design training programs based on appropriate learning principles and theories
There will be infinite opportunities throughout the career of an information professional to share knowledge through teaching and instruction. Helping others navigate informational tools and resources is as much a part of the service that we provide as it is to collect and maintain these tools and resources. The types of instructional opportunities that an information professional encounters will vary depending on their respective information or library environments. But in general, librarians can expect to assist patrons and students in areas ranging from how to use the catalog and databases, to teaching information literacy for evaluation of information sources, to providing training in search skills and techniques.
Librarians and other information professionals also participate in a professional community with a long history of openness and of sharing professional strategies and advice; providing instruction or advice to colleagues is a highly likely activity an information professional can expect to partake in. This is especially true in training new staff members and volunteers.
When approaching each instructional opportunity, it is important to be mindful of applicable learning theories and principles. In this way, we can be aware of general ideas about how people learn, and understand how people learn most effectively. This, in turn, should influence the manner in which we approach instructional situations. We will also need to be flexible in our teaching methods in order to include new technologies and teaching methods. A prime example of this is screencasting: when I began this program, screencasts were fairly uncommon, and they have since become an excellent and ubiquitous method of providing instruction.
Some factors to consider when designing a training program or while providing informal instruction include the fact that people learn in different ways and at different speeds. Especially when confronted with new digital interfaces, we can expect some learners to feel anxiety or reluctance, and perhaps a bit overwhelmed. At all times, the learner must feel respected and that the learning process is purposeful. This makes it important to keep things simple and concise, and to provide relevant examples.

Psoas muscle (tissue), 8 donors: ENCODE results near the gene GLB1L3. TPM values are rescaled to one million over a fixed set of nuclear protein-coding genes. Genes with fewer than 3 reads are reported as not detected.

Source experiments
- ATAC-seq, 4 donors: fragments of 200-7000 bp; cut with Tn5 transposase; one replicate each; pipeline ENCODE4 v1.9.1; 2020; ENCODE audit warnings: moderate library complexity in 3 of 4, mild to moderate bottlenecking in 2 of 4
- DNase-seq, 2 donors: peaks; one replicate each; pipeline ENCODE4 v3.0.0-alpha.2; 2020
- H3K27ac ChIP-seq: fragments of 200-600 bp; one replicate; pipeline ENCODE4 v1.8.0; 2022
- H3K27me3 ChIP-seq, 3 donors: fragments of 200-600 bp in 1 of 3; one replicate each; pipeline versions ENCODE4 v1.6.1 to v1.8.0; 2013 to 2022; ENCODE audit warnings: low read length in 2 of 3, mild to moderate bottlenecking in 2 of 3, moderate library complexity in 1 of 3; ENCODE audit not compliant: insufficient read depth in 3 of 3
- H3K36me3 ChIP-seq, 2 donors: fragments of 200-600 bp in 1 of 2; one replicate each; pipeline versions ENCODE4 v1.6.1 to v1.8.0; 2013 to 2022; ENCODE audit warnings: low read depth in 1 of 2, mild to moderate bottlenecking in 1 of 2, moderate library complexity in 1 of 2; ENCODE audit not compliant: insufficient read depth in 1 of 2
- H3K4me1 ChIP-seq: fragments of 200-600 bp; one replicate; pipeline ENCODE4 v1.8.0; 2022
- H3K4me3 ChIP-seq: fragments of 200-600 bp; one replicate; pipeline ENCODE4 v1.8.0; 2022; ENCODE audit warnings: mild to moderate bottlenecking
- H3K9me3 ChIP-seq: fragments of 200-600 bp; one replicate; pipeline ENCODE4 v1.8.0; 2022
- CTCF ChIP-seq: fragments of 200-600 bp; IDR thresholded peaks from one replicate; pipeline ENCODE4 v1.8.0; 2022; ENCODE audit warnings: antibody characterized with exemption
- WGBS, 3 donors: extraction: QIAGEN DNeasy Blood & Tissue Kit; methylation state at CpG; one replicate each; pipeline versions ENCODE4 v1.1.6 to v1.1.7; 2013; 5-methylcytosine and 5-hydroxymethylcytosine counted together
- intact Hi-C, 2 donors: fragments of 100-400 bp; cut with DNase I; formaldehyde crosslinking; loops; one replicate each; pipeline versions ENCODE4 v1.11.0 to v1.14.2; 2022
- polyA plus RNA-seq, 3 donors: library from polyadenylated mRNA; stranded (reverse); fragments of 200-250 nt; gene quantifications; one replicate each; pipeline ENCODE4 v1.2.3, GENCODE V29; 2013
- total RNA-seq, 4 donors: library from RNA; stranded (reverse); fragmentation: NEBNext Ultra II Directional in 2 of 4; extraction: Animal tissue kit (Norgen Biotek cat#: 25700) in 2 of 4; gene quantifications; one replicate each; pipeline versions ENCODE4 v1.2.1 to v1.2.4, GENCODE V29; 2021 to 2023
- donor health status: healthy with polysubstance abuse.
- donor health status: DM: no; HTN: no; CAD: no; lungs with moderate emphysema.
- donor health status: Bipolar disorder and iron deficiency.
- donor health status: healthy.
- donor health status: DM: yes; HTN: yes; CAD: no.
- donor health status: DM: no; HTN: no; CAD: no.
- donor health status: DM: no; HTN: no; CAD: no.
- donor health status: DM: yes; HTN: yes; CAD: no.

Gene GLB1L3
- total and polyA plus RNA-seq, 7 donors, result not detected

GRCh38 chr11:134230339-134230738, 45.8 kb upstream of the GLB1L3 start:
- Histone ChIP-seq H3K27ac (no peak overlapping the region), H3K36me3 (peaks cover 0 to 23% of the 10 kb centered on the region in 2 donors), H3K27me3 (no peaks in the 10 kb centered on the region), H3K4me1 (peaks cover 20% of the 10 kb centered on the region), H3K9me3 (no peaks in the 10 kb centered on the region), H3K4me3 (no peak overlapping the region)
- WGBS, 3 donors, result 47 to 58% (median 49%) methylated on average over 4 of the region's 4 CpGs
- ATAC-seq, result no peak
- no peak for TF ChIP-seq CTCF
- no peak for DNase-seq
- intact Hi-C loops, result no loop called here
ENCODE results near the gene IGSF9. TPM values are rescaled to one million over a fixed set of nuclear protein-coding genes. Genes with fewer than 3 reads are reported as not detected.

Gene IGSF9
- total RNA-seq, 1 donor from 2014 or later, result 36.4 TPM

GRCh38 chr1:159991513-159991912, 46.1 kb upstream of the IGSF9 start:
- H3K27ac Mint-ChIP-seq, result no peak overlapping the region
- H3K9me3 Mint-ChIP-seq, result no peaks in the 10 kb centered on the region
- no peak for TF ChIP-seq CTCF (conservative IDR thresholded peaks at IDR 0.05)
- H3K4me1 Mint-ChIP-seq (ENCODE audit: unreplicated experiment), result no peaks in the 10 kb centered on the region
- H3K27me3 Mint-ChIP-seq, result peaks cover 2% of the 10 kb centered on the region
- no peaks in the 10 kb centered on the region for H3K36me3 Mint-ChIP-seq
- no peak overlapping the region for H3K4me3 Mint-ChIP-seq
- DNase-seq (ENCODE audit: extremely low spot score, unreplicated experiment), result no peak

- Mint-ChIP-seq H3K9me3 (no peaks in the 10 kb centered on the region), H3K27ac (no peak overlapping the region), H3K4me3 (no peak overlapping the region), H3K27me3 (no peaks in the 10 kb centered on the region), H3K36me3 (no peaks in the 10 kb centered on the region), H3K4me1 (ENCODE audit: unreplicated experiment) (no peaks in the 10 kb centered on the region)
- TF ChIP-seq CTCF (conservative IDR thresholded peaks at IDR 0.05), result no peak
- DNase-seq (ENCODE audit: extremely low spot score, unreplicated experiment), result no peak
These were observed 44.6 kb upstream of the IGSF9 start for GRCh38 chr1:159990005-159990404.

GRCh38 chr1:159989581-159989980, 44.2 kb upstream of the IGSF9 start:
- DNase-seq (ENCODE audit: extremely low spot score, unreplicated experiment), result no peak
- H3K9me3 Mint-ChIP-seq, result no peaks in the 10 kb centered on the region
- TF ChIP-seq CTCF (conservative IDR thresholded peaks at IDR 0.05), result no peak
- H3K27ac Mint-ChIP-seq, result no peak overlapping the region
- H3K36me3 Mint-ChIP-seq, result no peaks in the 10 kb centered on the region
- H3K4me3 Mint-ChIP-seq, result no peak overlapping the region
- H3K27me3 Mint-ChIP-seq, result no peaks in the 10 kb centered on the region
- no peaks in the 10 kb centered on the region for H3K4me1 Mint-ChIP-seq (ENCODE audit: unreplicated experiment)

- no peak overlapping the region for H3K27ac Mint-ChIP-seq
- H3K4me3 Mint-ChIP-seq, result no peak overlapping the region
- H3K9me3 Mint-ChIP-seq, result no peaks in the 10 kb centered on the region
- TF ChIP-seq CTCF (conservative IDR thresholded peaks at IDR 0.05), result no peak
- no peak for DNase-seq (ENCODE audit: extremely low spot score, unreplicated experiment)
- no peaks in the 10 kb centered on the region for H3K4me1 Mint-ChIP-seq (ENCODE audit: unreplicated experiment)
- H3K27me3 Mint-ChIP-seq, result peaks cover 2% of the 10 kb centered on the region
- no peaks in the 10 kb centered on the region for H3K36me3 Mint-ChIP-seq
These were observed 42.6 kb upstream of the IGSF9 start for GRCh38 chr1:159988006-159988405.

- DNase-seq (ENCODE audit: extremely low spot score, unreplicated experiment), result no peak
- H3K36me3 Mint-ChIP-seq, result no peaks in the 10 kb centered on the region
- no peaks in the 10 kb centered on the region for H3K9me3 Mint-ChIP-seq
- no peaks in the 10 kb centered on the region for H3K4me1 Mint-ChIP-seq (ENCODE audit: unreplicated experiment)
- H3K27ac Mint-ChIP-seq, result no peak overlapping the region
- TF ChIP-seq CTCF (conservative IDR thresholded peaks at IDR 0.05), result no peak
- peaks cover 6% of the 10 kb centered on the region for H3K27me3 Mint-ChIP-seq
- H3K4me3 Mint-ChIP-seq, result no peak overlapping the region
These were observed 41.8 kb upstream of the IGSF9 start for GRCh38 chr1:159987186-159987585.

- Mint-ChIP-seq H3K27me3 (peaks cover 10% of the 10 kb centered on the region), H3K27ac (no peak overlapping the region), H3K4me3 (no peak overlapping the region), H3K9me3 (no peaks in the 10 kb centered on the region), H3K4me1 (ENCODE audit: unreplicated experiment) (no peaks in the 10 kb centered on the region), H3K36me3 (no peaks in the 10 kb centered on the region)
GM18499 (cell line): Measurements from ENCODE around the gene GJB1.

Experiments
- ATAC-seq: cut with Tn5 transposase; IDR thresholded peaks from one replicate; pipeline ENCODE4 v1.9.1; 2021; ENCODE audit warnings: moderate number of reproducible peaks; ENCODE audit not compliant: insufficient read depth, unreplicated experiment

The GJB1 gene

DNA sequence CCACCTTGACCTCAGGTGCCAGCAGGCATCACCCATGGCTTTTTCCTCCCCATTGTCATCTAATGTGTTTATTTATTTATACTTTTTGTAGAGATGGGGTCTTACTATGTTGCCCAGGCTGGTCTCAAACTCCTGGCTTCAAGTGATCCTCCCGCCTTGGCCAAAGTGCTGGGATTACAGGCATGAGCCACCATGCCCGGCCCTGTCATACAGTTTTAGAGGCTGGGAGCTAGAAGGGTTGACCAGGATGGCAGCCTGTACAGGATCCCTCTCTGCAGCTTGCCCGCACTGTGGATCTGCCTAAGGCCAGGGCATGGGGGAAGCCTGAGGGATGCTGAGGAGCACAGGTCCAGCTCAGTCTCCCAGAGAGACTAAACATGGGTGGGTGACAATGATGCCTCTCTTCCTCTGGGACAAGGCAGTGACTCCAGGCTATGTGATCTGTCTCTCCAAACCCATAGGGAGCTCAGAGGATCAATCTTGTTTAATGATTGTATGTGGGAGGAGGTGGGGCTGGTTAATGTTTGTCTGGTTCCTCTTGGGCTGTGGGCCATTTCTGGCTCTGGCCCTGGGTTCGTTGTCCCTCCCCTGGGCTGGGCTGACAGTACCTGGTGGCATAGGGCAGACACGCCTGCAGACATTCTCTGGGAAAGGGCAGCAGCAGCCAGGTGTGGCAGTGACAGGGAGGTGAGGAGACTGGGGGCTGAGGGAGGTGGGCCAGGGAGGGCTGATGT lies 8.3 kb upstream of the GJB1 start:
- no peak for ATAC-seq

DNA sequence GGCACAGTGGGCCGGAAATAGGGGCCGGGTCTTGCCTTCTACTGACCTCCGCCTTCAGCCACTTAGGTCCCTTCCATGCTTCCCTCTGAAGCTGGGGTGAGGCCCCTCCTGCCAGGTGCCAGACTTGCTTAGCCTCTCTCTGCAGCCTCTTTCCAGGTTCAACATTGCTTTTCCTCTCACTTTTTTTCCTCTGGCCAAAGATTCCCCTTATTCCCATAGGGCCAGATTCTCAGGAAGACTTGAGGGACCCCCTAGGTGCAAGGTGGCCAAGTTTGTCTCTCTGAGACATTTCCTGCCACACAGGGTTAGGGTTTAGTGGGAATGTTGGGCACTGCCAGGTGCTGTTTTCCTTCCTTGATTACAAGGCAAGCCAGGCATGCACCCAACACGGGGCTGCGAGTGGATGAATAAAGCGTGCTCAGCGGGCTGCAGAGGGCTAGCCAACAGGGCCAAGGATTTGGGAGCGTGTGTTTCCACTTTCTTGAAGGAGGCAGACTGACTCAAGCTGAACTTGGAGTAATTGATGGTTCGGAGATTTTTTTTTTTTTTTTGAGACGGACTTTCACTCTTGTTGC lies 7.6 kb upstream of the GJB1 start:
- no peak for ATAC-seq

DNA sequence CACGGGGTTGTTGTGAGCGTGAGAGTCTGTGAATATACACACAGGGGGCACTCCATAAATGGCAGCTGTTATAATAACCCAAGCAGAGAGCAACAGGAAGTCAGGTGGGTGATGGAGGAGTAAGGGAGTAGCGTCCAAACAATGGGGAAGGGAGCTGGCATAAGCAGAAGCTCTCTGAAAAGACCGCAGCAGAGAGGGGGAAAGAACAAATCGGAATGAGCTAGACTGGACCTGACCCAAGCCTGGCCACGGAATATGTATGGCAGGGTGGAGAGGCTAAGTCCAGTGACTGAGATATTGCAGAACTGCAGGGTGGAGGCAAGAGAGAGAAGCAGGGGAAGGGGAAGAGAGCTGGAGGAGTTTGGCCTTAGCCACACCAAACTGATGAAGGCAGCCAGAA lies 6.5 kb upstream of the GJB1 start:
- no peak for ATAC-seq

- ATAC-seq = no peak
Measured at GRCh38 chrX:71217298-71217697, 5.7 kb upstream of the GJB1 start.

It is possible to compare an effective teaching opportunity with the qualities of an effective presentation, as they both use strategies based on learning principles and theories. As with a strong presentation, providing the motivation and reasons for learning something at the start of a training program engages the learner, as will informing them of what they will be learning from your instruction prior to diving in. Using examples and visuals that are specific to the learner are effective in keeping them engaged throughout the rest of the training program. Finally, helping the learner retain the information that you have provided is also a valuable component of the instructional process. Therefore, a conclusion, summary, and a reminder of the motivations should be included to aid this process.
To demonstrate my competency in creating effective training programs based on learning theories and principles, I am submitting a screencast I created for Open Library. This screencast instructs Open Library users how to participate in some record maintenance that involves merging multiple author entries. Using the learning principles described above, I designed this screencast presentation with the intent of promoting effective learning. I also feel that the screencast medium in itself is an effective tool for training because it shows viewers what they will be looking at on their own screens, and it can be paused and replayed if desired.
To further illustrate my ability to design instructional tools, I am submitting a website I created in my Information Tools and Applications course. The website serves as a introduction to the concepts and processes involved in digital preservation practices. Readers walk through the website in a sequential order that is intended to compartmentalize the major areas of the field of digital preservation, such as digital preservation methods, organizational collaborations, and various standards relevant to digital preservation practices. This site is by no means an extensive overview of this continuously evolving field, but its structure as a learning tool is effective.
As an information professional, the ability to effectively train and communicate information to patrons and colleagues is essential. Reflecting on the basic principles and techniques that support effective learning (and therefore teaching) has been instrumental in helping me articulate the aspects of successful training tools and presentations. I anticipate that this skill set will be invaluable throughout the course of my career.